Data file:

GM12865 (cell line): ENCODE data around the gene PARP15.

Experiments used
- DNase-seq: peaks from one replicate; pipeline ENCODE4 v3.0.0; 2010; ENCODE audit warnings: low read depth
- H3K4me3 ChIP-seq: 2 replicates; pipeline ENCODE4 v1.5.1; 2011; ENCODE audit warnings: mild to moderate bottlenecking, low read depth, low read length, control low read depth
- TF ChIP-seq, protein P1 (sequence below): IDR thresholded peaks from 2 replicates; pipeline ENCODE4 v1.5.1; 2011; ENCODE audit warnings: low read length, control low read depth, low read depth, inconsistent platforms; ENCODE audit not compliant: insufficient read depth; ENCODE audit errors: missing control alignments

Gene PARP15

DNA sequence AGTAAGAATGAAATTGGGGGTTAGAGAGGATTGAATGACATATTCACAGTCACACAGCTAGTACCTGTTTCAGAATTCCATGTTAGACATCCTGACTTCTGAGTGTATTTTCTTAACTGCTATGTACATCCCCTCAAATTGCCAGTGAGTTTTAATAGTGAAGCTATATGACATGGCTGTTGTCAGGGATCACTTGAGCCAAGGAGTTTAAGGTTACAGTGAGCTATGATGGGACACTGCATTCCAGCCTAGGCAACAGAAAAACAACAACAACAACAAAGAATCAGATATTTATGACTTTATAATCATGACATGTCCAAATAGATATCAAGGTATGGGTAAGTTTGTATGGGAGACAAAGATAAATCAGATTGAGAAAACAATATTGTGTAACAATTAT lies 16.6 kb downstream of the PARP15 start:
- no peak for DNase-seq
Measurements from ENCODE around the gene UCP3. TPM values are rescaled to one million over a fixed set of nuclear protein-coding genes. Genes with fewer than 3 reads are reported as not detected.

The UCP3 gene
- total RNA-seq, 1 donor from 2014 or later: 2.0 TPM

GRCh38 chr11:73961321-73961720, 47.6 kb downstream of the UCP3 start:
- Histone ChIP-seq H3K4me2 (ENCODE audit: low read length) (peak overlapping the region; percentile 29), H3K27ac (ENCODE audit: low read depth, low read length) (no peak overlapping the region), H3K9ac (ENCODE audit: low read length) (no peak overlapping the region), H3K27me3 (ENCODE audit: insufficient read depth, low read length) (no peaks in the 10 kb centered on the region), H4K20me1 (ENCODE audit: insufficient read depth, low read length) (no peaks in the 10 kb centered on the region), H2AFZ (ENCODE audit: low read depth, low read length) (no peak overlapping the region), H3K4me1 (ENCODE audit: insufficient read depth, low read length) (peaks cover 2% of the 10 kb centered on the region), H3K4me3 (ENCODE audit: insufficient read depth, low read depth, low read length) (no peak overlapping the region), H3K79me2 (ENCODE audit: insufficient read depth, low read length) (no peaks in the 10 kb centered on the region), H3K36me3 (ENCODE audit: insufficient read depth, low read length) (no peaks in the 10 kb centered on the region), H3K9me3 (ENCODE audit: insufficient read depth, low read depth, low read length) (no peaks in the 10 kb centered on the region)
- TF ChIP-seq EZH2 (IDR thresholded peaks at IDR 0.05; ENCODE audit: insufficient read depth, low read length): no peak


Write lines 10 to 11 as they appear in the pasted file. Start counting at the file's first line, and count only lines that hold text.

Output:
The UCP3 gene
- total RNA-seq, 1 donor from 2014 or later: 2.0 TPM